Learn Scratch by Analyzing Others’ Project – Platformer Game with Editing Functionality Part 2

In Part 1 of this project, I introduced how this game realized some stylish visual effects, how to encode its data and store the data in a file, and how to import the data from a file by decoding its data and filling in several lists.

In this post, I would like to explain how to use the data stored in the lists “x”, “y”, “mode”, “cs” and “sign” to present different environments, how to edit the game environment by adding, deleting or editing blocks. So let’s start now!

As I have mentioned in the first post, this project is the most complicated one I have analyzed till now, in terms of the amount of programming blocks. For example, both “Hitbox” and “Blocks” sprites have over 1,000 blocks. Generally speaking, “Blocks” sprite is used to display those environment blocks, while “Hitbox” sprite is used to control the player to play the game, such as jumping, swimming, collecting the coins or avoding the dangers, etc.

In this post and next, I am going to explain several core segments of “Blocks” sprite.

Blocks Sprite

Before we begin analysis, we need to be clear how many block types are designed by this project and their representation numbers. In the below table, we could see that each block type is represented by a number in “Mode” list. Since all the value in “mode” and “cs” lists are represented by number, it is difficult to understand the meaning of those numbers.

If you go to “Costumes” tab of “Blocks” sprite, you will notice that each block type consists of several costumes. For example, Ground block type has five costumes – “_1”, “_1_1”, “_1_2”, “_1_3” and “_1_4”, while lava block type has 9 costumes. The followng explains some of the custumes, and just for your reference.

The core segment in Blocks Sprite is the definition of “Stamp” block, which itself consists of more than 600 blocks. “Stamp” block is called by an event receiver “when I receive update”. The latter is called from “when I receive edit” code segment of “Hitbox” sprite. We will introduce “Hitbox” sprite in the following posts, so by now, we just need to know that “update” message is broadcasted in a forever block from “Hitbox” sprite. Therefore, “Stamp” block is also called continuously with a frequency of around 20 times per second.

In the code segment of “when I receive update”, we could see that before calling “Stamp” sprite, the program “erase all” the drawing and clears all the items in “iterate_items” and “collision_” list. These two lists are used by “Hitbox” sprite to check if it touches any existing environmental blocks and causes any collision.

The following long code segment defines “Stamp” block. I would say that it is too long to be wrapped in one post. Therefore, I will separate it into 3 posts to explain its functionalities. Part 1 focuses on redrawing every environmental blocks with correct position and costume. Part 2 focuses on using “joystick” sprite or keyboard arrow keys to control the movement of map. Part 3 focuses on editing existing blocks and adding new blocks. Let’s do our analysis of Part 1 first.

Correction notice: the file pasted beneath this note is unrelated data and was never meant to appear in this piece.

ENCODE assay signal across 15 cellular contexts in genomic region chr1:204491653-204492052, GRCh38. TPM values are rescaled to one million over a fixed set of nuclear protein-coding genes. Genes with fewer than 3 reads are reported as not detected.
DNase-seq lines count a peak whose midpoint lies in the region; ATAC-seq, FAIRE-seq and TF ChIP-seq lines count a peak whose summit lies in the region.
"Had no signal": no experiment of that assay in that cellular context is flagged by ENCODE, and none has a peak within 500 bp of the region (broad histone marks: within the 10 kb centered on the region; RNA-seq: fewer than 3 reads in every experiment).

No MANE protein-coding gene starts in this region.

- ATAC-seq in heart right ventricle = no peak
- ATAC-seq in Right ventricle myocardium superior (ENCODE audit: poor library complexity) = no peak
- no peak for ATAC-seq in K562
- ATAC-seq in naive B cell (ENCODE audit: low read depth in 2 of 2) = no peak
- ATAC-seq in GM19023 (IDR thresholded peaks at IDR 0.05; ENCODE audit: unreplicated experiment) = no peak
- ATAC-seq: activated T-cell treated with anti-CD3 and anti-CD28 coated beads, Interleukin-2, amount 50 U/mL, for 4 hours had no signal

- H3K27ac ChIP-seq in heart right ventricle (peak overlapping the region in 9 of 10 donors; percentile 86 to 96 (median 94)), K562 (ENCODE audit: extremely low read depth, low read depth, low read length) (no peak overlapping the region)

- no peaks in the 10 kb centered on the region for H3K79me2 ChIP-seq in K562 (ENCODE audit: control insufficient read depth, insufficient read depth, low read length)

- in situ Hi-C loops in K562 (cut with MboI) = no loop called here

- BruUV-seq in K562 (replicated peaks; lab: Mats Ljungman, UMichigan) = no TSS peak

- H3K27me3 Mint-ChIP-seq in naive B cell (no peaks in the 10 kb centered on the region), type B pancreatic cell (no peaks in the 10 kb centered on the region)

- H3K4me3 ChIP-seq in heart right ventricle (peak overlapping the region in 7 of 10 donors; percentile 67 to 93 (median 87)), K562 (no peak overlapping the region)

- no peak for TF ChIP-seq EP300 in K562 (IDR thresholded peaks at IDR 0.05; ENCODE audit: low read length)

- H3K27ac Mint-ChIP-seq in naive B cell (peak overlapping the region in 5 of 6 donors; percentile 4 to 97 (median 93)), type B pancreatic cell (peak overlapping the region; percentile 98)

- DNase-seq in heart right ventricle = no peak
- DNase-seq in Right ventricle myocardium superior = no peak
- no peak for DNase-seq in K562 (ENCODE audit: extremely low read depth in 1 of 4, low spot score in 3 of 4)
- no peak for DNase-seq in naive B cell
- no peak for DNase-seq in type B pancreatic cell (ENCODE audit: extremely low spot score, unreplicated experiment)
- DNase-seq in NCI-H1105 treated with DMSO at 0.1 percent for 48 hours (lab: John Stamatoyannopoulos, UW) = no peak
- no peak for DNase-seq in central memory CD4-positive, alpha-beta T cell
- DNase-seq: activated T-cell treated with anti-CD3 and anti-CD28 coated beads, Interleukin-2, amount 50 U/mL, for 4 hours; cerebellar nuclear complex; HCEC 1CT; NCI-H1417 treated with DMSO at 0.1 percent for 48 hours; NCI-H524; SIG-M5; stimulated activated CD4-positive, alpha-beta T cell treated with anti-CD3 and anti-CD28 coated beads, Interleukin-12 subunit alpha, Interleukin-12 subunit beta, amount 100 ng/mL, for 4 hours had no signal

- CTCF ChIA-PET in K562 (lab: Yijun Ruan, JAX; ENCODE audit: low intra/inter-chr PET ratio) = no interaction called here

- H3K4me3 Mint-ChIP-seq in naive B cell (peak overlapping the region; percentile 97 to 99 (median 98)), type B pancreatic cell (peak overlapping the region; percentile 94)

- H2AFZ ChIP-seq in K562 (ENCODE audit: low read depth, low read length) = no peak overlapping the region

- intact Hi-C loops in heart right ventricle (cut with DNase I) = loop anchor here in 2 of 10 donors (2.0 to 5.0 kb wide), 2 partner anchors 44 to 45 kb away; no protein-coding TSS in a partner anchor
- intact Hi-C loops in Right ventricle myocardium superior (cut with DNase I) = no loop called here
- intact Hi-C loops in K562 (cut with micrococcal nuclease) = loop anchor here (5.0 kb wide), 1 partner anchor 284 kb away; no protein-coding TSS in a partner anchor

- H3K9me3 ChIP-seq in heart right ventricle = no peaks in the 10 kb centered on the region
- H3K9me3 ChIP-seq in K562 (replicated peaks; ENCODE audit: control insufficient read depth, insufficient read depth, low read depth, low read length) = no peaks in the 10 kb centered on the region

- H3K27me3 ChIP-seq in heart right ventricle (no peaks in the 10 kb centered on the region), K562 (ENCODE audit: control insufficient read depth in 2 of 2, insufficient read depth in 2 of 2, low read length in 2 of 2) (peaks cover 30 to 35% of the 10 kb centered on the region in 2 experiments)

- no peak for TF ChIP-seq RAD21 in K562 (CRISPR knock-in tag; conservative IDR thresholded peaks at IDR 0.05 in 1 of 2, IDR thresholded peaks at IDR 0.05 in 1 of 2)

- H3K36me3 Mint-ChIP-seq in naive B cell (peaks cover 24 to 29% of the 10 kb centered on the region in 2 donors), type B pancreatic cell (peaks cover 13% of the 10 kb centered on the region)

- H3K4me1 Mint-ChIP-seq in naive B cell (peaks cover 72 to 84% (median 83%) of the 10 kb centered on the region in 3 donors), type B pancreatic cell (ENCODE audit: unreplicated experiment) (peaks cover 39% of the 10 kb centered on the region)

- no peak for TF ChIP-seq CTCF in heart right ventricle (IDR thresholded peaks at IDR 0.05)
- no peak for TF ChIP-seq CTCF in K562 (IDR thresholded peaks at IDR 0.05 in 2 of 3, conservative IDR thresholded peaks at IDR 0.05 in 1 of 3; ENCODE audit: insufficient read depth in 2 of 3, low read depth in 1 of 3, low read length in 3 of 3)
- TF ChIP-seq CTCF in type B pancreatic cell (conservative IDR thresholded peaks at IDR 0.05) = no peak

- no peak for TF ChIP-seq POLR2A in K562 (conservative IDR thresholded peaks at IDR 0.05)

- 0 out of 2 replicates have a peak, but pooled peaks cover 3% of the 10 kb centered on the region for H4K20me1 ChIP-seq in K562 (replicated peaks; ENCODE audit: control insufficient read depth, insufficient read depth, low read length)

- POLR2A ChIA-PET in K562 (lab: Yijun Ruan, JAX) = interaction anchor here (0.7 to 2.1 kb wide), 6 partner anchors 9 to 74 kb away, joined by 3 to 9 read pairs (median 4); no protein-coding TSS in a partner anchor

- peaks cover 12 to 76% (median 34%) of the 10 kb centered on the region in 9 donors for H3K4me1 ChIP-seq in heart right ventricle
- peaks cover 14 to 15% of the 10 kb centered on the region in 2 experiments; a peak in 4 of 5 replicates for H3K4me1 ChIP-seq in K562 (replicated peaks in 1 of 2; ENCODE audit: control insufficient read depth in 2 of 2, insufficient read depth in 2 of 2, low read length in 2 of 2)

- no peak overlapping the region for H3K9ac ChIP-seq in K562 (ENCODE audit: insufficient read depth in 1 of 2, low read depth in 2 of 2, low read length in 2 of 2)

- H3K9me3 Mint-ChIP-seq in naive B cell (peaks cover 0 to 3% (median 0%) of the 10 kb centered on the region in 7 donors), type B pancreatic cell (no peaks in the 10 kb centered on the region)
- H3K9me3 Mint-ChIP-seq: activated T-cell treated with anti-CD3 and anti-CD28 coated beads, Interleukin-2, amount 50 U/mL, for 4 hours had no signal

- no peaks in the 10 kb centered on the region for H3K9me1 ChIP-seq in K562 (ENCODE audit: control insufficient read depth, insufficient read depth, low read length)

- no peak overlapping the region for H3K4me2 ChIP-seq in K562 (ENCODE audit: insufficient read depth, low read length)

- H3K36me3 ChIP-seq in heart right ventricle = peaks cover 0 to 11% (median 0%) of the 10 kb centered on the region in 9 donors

At the start of “Stamp” block, it clears and resets all the necessary variables. After that, It will iterate each item in the “mode” list. Please note that those lists “x”, “y”, “mode”, “cs” and “sign” all are of the same length, and each item at the same index represents the same block’s different properties.

In this big iteration of “repeat (length of mode)”, the program iterates each item in “mode” list. When an item’s mode value is 6, it represents the coin block type (you could refer to the above block type table). The variable “@coins” increases 1 to record total amount of coins. Meanwhile, it adds “0” to “collision_” list. Therefore, the length of “collision_” list is also the same as that of other lists, such as “mode”, “x” or “y”. After that, the program checks if the positions of Hitbox and environmental block are close or not. If they do, it adds the item index of the environmental block into list “iterate_items”.

Here, I would briefly introduce the purpose of the two lists “collision_” and “iterate_items”. Both of them are used by “hitbox” sprite to check any potential collision with those environment blocks. We will introduce them in more detail later.

Continue our analysis. The program will then check if the current item’s mode value is “1”, “11” or “21”. These values represent three status of ground block type. Here, if the mode type is not any of those values, the program checks first if the item’s stage position (item’s value in lists “x” and “y”) is within a range. The range decides whether the environmental block displays on stage or not.

If you have learned how to design scrolling platformer game, you might have been familiar with the difference between map position x and y, as well as its stage position (x – SCROLL X), (y – SCROLL Y). When the block’s stage position falls within the range of (x – SCROLL X) = (-240, 240) and (y – SCROLL Y) = (-180, 180), it will display on the stage. Only when the block displays on the stage, the program would choose costume for it and stamp.